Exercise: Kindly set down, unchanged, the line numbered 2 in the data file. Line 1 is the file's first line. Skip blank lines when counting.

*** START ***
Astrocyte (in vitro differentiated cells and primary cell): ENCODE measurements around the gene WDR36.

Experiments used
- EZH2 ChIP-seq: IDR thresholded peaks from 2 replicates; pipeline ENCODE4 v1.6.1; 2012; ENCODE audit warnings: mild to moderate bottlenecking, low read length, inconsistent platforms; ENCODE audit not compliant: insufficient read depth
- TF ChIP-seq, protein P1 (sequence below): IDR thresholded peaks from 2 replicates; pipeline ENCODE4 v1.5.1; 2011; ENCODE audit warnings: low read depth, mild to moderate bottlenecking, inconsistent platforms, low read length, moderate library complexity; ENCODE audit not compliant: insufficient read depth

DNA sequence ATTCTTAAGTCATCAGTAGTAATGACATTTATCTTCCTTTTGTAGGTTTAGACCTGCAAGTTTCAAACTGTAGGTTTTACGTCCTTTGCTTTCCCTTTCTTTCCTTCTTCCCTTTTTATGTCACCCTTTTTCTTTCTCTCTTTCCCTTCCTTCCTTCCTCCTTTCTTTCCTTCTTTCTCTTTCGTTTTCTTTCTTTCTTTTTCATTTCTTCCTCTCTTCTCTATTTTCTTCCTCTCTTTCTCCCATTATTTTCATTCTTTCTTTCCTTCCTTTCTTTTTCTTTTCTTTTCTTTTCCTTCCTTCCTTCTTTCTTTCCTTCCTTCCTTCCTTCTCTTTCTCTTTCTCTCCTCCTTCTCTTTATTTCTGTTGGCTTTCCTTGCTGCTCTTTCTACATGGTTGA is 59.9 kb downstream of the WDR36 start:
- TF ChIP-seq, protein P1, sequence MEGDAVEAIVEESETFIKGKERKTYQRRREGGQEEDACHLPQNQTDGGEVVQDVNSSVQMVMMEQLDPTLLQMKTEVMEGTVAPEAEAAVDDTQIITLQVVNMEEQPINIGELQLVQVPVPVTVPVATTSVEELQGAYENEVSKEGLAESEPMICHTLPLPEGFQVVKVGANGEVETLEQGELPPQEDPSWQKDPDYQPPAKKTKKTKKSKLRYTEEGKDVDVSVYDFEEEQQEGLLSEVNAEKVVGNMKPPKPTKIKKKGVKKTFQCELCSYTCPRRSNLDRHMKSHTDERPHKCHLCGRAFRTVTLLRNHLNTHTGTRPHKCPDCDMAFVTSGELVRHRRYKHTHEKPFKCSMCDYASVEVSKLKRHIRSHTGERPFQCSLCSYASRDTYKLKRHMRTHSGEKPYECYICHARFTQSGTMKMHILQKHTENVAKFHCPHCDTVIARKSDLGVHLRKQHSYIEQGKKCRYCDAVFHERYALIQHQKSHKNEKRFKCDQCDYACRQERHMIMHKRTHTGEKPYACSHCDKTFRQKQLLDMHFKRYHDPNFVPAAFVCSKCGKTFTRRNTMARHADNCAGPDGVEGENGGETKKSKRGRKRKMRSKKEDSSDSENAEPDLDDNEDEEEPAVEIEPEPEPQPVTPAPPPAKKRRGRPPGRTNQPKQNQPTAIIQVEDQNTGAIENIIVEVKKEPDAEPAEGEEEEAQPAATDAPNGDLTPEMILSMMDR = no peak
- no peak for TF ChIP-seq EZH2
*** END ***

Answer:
Experiments used